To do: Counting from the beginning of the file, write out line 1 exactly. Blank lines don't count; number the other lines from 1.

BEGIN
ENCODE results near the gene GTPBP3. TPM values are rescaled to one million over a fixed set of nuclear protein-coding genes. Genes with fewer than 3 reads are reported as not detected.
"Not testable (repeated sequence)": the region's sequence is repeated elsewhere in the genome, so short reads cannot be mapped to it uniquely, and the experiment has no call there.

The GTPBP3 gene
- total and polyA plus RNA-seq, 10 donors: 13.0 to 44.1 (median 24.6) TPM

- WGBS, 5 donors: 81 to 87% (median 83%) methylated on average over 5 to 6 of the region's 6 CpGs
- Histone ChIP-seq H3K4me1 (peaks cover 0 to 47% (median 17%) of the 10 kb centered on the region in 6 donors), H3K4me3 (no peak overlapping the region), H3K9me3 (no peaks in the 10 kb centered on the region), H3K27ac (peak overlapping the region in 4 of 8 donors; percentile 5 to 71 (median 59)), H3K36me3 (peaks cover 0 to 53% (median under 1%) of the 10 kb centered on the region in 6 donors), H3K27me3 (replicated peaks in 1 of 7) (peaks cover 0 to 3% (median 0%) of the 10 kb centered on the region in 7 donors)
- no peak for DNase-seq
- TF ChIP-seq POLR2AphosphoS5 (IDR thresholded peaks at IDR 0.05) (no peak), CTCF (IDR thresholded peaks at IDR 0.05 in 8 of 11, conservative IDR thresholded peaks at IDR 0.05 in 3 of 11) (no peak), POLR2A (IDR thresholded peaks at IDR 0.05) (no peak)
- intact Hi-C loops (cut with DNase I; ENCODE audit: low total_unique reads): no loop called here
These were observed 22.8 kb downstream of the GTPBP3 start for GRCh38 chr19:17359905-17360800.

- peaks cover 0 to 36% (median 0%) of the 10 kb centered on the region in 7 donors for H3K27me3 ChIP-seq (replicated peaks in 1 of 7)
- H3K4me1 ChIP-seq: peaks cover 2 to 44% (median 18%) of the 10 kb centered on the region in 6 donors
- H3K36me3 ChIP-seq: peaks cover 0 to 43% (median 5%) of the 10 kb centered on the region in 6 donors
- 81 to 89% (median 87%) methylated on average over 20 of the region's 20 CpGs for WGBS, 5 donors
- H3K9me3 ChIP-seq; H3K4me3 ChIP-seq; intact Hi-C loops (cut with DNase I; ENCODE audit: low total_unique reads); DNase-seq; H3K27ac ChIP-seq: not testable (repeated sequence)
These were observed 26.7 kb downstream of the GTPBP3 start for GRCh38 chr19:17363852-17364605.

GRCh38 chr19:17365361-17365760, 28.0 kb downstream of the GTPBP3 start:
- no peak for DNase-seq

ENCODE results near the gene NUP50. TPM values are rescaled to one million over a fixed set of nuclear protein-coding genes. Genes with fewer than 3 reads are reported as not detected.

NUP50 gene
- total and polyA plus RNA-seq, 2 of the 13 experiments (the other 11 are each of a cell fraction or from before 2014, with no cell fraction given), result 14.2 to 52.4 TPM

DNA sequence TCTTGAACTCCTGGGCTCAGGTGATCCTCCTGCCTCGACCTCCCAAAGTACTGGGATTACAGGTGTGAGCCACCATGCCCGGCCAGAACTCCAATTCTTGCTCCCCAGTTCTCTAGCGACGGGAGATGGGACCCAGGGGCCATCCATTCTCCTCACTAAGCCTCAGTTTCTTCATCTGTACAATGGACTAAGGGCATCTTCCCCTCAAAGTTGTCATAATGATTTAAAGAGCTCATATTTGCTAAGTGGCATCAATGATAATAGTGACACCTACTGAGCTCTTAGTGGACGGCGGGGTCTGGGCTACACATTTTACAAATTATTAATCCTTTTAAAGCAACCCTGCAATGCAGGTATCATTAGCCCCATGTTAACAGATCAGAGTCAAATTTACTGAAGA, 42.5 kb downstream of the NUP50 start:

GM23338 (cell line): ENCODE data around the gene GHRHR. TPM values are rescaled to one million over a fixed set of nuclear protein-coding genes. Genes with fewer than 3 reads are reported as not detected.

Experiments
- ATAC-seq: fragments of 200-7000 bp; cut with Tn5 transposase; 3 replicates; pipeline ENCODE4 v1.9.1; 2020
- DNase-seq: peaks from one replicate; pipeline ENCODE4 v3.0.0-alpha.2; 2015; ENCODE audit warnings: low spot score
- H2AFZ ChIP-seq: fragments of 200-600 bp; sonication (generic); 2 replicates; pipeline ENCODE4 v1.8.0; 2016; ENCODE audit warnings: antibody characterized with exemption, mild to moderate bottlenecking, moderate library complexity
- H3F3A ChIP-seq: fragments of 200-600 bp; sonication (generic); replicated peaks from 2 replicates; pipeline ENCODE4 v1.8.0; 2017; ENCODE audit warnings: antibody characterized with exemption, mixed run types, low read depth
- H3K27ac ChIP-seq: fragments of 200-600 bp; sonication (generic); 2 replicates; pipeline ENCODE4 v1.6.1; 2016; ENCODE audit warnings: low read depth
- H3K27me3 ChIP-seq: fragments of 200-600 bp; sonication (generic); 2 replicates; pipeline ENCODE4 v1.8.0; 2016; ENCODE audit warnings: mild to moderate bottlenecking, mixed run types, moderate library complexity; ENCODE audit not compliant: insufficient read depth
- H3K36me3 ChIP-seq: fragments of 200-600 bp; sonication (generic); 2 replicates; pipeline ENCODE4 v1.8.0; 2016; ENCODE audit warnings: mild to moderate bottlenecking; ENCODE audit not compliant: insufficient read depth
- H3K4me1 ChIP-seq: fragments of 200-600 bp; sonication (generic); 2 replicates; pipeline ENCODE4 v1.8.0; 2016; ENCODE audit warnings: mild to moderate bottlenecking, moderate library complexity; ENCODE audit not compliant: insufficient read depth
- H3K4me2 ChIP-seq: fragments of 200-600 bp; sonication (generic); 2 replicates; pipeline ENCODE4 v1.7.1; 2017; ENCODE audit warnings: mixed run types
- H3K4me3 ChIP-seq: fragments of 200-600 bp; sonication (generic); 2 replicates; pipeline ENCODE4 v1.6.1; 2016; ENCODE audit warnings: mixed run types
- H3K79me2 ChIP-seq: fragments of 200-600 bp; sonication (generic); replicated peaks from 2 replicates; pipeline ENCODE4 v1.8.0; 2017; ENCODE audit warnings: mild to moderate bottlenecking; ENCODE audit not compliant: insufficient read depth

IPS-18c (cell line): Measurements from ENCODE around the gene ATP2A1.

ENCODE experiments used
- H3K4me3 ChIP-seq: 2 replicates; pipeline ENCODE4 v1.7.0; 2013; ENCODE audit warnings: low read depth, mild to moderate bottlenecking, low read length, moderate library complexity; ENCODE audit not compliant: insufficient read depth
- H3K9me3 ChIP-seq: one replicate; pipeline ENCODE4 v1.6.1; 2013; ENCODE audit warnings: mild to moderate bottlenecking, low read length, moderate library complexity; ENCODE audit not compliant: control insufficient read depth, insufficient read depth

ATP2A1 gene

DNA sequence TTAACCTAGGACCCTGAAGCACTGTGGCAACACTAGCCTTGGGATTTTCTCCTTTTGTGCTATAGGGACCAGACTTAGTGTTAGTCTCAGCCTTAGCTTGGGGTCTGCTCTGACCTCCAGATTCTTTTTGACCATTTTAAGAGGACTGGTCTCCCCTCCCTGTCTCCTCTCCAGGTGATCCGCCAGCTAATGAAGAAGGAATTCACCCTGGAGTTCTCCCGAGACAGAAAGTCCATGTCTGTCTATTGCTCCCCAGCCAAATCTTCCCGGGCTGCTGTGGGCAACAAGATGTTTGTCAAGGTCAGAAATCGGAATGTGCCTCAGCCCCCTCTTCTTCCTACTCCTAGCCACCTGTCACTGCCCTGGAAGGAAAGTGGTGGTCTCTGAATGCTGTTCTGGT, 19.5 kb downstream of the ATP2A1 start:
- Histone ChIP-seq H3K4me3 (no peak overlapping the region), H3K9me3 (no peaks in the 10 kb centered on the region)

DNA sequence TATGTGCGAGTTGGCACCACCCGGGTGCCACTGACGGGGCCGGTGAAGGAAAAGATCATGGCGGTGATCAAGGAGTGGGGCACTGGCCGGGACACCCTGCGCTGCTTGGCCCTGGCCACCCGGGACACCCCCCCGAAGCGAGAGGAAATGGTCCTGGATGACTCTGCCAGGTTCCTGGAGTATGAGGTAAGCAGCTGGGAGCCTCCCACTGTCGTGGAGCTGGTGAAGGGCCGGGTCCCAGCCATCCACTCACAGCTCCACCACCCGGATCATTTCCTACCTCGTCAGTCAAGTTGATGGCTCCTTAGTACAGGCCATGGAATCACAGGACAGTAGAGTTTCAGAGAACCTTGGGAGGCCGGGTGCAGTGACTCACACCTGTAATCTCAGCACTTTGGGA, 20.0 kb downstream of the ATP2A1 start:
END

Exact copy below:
ENCODE results near the gene GTPBP3. TPM values are rescaled to one million over a fixed set of nuclear protein-coding genes. Genes with fewer than 3 reads are reported as not detected.